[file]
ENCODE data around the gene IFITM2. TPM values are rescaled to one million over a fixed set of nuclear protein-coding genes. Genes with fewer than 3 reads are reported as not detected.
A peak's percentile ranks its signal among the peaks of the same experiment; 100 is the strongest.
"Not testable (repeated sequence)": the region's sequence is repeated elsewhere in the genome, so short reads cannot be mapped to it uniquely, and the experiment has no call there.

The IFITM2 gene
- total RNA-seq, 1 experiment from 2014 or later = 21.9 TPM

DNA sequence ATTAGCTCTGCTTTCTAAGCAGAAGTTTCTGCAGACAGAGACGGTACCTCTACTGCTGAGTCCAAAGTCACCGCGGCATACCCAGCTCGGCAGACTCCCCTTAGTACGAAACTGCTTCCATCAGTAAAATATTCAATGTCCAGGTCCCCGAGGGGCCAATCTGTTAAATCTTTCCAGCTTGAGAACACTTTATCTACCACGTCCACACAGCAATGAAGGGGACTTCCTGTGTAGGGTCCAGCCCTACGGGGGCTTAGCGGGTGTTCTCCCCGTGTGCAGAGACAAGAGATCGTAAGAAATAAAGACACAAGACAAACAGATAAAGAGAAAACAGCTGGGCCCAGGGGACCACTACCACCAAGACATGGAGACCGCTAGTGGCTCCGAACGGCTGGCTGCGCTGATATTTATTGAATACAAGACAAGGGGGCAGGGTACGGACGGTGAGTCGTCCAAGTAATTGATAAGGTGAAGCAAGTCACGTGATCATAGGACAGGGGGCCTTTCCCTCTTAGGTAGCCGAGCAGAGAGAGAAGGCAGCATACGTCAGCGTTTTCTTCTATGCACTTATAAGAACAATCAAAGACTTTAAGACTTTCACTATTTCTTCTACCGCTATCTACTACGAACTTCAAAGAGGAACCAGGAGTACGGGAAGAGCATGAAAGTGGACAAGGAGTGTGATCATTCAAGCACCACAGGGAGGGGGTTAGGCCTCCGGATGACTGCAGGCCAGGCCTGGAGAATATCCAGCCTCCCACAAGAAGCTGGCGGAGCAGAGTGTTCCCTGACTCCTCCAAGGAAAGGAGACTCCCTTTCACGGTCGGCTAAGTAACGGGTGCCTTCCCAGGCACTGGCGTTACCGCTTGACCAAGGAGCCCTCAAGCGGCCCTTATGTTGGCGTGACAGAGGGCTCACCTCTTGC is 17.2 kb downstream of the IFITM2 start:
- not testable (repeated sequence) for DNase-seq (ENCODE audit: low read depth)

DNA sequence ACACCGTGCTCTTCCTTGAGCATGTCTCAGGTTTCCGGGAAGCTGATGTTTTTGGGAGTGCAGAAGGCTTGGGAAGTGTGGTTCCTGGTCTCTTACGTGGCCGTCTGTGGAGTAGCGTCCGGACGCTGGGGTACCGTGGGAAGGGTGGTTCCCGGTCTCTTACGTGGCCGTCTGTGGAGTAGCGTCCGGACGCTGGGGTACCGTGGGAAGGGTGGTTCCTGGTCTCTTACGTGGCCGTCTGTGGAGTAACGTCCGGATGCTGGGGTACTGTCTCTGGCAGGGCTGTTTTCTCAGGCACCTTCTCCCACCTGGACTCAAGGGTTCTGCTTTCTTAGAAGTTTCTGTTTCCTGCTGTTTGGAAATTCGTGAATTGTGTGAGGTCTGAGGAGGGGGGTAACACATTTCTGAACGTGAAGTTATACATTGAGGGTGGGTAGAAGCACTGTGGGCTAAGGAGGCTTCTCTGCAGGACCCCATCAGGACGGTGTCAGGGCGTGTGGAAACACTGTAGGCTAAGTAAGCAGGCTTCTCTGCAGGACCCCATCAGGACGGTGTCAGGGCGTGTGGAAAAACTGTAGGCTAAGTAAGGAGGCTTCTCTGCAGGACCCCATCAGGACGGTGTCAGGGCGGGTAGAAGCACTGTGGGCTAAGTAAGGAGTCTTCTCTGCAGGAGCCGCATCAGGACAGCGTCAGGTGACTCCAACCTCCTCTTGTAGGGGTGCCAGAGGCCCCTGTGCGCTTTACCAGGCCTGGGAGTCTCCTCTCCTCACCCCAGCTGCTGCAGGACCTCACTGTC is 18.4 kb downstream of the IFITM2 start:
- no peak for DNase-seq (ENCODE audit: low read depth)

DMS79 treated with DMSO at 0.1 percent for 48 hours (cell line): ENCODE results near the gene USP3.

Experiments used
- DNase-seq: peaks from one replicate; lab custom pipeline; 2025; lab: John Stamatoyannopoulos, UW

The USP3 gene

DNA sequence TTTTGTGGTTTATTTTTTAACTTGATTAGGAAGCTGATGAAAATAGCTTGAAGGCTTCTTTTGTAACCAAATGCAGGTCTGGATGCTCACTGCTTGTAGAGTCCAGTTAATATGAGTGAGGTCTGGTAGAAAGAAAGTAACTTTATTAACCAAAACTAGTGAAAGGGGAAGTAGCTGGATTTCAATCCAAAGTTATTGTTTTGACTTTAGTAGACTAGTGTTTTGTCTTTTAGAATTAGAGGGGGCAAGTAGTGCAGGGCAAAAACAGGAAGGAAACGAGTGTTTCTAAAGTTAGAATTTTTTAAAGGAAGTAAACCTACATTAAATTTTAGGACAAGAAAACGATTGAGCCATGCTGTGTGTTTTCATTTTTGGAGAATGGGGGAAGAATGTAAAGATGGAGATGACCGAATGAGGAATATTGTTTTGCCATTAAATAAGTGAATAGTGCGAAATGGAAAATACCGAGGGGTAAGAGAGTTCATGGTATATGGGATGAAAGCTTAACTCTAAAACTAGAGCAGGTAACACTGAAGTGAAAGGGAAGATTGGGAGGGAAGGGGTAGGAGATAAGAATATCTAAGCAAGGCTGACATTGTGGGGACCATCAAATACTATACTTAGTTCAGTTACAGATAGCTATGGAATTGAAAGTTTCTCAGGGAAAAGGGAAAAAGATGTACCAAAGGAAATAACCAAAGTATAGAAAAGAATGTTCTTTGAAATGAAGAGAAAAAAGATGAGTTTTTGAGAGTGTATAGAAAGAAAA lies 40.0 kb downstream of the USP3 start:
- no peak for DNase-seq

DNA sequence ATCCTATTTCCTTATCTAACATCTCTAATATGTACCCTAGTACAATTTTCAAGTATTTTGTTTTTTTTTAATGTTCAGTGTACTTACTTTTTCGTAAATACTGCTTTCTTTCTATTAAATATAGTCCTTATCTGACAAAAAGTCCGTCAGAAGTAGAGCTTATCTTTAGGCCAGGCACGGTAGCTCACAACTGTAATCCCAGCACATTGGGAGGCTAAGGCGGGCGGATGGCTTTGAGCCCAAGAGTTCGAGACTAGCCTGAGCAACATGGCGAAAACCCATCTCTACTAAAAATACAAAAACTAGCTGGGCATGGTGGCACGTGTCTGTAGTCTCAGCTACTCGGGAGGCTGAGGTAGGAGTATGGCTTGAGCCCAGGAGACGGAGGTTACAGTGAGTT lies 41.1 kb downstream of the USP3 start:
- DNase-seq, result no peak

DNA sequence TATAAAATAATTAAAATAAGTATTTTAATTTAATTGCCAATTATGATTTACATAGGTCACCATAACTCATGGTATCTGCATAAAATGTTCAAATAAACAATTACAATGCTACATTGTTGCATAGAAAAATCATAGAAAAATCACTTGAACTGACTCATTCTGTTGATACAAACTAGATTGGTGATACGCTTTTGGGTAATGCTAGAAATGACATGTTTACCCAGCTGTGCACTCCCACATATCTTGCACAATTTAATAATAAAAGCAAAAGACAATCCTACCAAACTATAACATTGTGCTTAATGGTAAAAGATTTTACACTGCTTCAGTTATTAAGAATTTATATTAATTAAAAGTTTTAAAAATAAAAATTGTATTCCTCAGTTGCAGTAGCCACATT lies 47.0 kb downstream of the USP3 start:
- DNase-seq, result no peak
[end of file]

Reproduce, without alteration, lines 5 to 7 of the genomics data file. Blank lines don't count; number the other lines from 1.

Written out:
- total RNA-seq, 1 experiment from 2014 or later = 21.9 TPM

DNA sequence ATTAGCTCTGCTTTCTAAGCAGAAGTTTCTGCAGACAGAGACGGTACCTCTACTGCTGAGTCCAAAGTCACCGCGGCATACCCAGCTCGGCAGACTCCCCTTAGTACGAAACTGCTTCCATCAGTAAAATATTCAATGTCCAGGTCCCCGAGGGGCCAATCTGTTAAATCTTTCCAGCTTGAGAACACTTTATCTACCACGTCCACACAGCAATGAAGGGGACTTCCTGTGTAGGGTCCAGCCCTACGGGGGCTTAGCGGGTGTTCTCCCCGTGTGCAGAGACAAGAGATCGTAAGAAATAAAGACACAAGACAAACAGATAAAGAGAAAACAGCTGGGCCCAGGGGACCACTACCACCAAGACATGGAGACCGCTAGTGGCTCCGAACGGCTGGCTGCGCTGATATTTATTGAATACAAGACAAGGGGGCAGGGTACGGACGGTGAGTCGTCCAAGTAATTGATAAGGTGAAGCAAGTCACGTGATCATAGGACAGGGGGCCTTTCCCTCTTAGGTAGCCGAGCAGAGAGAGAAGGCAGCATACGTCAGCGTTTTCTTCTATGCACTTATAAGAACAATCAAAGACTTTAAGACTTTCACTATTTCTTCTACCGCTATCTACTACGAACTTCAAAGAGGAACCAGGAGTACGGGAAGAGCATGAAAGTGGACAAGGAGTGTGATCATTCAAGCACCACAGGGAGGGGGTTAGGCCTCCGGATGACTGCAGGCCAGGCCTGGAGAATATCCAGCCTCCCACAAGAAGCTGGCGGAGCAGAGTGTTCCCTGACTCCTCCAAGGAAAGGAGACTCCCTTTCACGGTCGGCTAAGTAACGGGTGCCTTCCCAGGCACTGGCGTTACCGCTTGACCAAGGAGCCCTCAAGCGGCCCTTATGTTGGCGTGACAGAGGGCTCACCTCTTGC is 17.2 kb downstream of the IFITM2 start:
- not testable (repeated sequence) for DNase-seq (ENCODE audit: low read depth)